But it's really all about Isaac Dan der Grimnebulin, the scientist, his love interest Lin who has the head of an insect but the body of a womanand Yagharek, who is part bird, part man he's a garuda. Also playing lesser roles were Derkhan Blueday who is openly gayand Mr. Motley, a crime lord. Those are the main people, I think. We'll get to the Weaver and the Construct Council in a second. Did you like these characters, find yourself rooting for them? I know with Yagharek it's tricky, as his wings have been clipped, he's been punished for a horrible crime—so he's not as innocent.
I loved Lin so much. I was pulling for her and pulling for her. From the very beginning of the story, from the moment she leaves her flat for the first time, it's clear she's in trouble, but she's just so damn graceful, even for a bug-person-thing. I can so picture this creature, slender and wearing flowing clothes, with this head that's so completely different from her body.
Her backstory about living with her mother, who let the male-bug-grubs run all over the place, is so horrific, you can't help but want Lin to make something beautiful of her life. And with her art, she tries. I don't want to give any spoilers to those considering reading It's tricky because it's really Isaac's POV, but we also get the italics, the secondary perspective of Yag, in addition to Lin.
She's an artist, I loved her whole process of eating and secreting and sculpting. Watching the science of Issac is fascinating, and Yagharek is so noble, and yet flawed and fallen. Even in the end I felt for him, when I really shouldn't have. Honestly, I loved Isaac and Yag, too. Mieville is good at writing really, really good and really, really bad characters.
This wasn't one of those books where you weren't sure who to root for.
Prose & Conversation: 'Perdido Street Station' by China Mieville
It's clear from the very start. I definitely was rooting for Issac, and Lin is so sympathetic, but what do you do with Yagharek? I was in his corner up to the very end, and even then not sure how to take the ending.
Suffice to say, Yag is a bit on the gray side. I wanted it to drive me crazy, but he was such a stranger in a super-strange land, it almost made sense to me.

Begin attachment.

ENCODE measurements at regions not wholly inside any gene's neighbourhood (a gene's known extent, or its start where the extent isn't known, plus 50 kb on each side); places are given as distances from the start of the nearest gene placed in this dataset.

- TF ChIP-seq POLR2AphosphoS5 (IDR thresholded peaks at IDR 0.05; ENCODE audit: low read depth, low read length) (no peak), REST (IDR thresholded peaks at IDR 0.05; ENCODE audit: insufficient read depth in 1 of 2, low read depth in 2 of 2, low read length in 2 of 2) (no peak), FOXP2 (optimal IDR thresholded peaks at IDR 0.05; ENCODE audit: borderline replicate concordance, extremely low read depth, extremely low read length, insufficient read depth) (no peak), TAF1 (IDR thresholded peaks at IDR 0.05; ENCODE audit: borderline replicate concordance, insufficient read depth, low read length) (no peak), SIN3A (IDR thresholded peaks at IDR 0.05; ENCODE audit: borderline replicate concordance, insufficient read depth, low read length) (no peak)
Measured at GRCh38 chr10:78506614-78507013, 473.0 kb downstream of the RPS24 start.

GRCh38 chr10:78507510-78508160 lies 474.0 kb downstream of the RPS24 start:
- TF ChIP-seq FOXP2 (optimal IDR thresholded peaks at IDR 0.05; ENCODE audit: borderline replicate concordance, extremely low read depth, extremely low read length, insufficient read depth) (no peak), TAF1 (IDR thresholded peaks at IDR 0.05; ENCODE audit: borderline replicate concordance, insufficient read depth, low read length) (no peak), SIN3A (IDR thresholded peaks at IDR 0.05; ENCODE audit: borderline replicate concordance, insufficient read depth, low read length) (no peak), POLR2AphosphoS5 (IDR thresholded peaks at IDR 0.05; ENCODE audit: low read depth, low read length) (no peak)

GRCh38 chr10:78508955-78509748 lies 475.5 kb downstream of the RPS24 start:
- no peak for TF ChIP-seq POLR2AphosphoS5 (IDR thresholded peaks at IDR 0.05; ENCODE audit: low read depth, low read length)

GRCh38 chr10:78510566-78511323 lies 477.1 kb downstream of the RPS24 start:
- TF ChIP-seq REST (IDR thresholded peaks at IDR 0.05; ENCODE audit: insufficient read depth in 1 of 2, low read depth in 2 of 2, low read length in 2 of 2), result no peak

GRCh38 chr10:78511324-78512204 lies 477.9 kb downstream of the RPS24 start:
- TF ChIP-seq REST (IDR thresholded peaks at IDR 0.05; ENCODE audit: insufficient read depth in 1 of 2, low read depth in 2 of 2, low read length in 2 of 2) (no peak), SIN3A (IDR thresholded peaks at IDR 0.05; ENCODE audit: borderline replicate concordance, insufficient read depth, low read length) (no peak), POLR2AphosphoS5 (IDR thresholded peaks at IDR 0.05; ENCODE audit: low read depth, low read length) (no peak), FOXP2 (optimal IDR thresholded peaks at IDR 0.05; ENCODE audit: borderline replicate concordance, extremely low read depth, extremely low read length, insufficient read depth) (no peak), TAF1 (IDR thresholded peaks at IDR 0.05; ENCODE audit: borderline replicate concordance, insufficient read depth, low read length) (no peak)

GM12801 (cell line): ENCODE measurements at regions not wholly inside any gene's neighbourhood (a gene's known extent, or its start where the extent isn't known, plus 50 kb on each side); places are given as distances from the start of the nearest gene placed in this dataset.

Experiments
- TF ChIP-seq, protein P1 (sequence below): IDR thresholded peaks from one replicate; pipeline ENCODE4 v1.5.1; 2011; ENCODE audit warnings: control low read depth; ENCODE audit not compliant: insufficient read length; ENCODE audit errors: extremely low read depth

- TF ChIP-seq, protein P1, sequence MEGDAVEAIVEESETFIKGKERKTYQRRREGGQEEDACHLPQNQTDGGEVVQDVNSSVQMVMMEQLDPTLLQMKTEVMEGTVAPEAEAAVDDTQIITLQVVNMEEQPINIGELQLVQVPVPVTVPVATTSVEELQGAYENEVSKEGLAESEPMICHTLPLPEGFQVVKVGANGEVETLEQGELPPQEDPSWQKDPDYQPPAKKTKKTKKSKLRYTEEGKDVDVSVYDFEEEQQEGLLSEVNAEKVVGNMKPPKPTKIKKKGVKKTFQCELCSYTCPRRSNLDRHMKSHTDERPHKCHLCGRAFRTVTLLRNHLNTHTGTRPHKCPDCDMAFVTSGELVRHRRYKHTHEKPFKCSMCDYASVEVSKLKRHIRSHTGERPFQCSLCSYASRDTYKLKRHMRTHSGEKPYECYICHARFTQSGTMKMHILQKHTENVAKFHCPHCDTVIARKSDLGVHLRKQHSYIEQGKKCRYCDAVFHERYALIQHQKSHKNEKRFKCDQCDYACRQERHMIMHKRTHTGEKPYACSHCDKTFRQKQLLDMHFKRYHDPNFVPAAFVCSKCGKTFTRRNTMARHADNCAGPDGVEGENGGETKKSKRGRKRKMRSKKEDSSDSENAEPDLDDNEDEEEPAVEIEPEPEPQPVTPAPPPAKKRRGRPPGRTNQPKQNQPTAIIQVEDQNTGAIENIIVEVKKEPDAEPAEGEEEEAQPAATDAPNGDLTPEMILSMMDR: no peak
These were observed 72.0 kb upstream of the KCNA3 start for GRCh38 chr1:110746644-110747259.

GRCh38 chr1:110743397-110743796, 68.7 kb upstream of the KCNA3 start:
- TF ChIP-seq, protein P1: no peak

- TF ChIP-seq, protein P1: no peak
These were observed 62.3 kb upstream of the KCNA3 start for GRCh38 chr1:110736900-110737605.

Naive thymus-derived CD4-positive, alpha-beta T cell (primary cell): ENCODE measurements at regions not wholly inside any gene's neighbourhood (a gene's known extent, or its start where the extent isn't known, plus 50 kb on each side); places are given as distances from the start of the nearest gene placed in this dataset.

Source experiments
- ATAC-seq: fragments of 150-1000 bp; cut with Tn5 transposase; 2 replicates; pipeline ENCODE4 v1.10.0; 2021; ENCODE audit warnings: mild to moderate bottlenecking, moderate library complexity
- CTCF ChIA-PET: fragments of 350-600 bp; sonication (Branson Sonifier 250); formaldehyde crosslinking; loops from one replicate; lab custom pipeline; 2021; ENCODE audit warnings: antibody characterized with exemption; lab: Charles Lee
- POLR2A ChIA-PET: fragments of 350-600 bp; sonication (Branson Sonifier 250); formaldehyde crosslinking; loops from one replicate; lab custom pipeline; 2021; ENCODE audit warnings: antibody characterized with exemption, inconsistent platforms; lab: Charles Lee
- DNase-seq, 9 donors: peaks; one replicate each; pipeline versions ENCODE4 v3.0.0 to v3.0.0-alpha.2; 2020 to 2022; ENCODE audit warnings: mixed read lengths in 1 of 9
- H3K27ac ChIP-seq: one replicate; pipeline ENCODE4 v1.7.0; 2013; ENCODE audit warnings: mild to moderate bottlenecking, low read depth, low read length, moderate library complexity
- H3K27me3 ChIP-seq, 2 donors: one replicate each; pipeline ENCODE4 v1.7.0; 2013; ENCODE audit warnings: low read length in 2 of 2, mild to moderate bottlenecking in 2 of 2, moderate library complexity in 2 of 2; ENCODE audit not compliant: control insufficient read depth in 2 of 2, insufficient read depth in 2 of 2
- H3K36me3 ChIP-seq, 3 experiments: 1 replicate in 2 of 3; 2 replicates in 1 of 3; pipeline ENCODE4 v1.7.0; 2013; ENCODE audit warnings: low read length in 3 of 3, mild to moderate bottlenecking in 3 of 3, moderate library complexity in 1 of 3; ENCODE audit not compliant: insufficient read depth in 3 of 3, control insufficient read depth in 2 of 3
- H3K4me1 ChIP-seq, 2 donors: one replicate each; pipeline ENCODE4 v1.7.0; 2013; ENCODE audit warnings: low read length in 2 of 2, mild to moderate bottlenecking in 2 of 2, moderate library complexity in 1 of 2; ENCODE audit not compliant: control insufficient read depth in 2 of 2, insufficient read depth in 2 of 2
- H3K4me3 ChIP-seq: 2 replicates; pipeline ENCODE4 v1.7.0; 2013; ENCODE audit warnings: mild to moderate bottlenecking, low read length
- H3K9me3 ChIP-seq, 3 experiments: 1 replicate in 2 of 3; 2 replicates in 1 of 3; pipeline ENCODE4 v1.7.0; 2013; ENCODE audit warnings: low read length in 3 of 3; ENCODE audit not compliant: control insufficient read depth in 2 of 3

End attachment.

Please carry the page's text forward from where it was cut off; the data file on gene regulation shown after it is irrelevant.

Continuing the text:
I wanted him to step up and take a bigger role at first — he's so strong and fierce — but when he held back, it sort of made the story more interesting.
I mean, he's obviously a criminal, but the laws of his people are so eccentric, Isaac has a hard time understanding it all, and we do, too. And you have to feel so badly for him. A bird without wings. What could be worse than removing the gift of flight from someone so used to it? I felt his loss of freedom. But like you said Did you get a bit of Spock from him? That and the big eagle on the Muppets is how I saw him—Sam the Eagle.
That was pretty much it. And I didn't get Spock I so want him to fly again. Isaac sees the garuda as brutal creatures, the laws of the Cymek as so savage. But I think we need to have that POV to root for them. I never thought of the garuda as savage, even though I agree Isaac did. I thought of them as, actually, more evolved somehow.
Because the human city was such a mess, and so uncivilized. I'd like to think I'd be open to it. They were beyond our petty struggles, our hypocrisy, which is something Yag talks about towards the end, or the visitor does anyway.
Let's talk about all of the wonderful and weird creatures—the remade and the Weaver, the slake-moths. Is that when you really became invested? Just finishing this last night, I forgot how intense they all were, especially the Weaver and the moths. This was your first read, how did they appear to you? Was it intense, frightening, fascinating?
Well, the first thing that really got me was how Mieville writes about all of the creatures, including animals. The brutality in the things he described. The first time I realized I cared about the story was when he described a slaughterhouse I swear, I could smell the blood, I could hear them squeal, and it broke my heart.
And he did that with his fantastical creatures as well. When the caterpillar-creature in Isaac's lab is dying, I swear I wanted to die with it. It's so pitifully vivid; Mieville kept breaking my heart, over and over again.
I was just looking at the first description of Motley, who strangely enough is a "motley" mix of remade parts, mostly different animals. I should explain that the remade were punished, typically, given horrible alterations involving animal and machine grafts.